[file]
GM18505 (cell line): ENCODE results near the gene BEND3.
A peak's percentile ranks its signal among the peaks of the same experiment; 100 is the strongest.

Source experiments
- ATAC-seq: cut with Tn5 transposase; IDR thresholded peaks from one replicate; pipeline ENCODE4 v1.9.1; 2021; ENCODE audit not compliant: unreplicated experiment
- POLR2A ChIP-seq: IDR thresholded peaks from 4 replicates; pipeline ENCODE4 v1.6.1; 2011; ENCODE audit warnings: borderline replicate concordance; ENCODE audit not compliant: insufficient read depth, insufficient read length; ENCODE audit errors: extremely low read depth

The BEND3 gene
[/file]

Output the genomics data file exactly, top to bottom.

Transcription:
GM18505 (cell line): ENCODE results near the gene BEND3.
A peak's percentile ranks its signal among the peaks of the same experiment; 100 is the strongest.

Source experiments
- ATAC-seq: cut with Tn5 transposase; IDR thresholded peaks from one replicate; pipeline ENCODE4 v1.9.1; 2021; ENCODE audit not compliant: unreplicated experiment
- POLR2A ChIP-seq: IDR thresholded peaks from 4 replicates; pipeline ENCODE4 v1.6.1; 2011; ENCODE audit warnings: borderline replicate concordance; ENCODE audit not compliant: insufficient read depth, insufficient read length; ENCODE audit errors: extremely low read depth

The BEND3 gene